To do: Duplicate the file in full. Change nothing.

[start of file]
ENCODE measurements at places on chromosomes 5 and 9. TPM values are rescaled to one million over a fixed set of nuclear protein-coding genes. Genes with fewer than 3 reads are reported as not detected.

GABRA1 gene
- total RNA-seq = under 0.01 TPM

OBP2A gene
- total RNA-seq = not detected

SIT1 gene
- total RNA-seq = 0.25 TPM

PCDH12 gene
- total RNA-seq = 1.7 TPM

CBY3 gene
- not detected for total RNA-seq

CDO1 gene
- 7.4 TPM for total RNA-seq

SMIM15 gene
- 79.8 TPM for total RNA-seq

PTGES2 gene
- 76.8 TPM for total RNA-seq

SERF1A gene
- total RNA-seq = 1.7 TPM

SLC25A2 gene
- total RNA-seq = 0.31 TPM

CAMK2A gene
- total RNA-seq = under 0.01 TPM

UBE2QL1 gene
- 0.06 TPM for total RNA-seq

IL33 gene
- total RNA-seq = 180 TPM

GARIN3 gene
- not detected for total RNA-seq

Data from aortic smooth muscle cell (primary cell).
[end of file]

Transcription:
ENCODE measurements at places on chromosomes 5 and 9. TPM values are rescaled to one million over a fixed set of nuclear protein-coding genes. Genes with fewer than 3 reads are reported as not detected.

GABRA1 gene
- total RNA-seq = under 0.01 TPM

OBP2A gene
- total RNA-seq = not detected

SIT1 gene
- total RNA-seq = 0.25 TPM

PCDH12 gene
- total RNA-seq = 1.7 TPM

CBY3 gene
- not detected for total RNA-seq

CDO1 gene
- 7.4 TPM for total RNA-seq

SMIM15 gene
- 79.8 TPM for total RNA-seq

PTGES2 gene
- 76.8 TPM for total RNA-seq

SERF1A gene
- total RNA-seq = 1.7 TPM

SLC25A2 gene
- total RNA-seq = 0.31 TPM

CAMK2A gene
- total RNA-seq = under 0.01 TPM

UBE2QL1 gene
- 0.06 TPM for total RNA-seq

IL33 gene
- total RNA-seq = 180 TPM

GARIN3 gene
- not detected for total RNA-seq

Data from aortic smooth muscle cell (primary cell).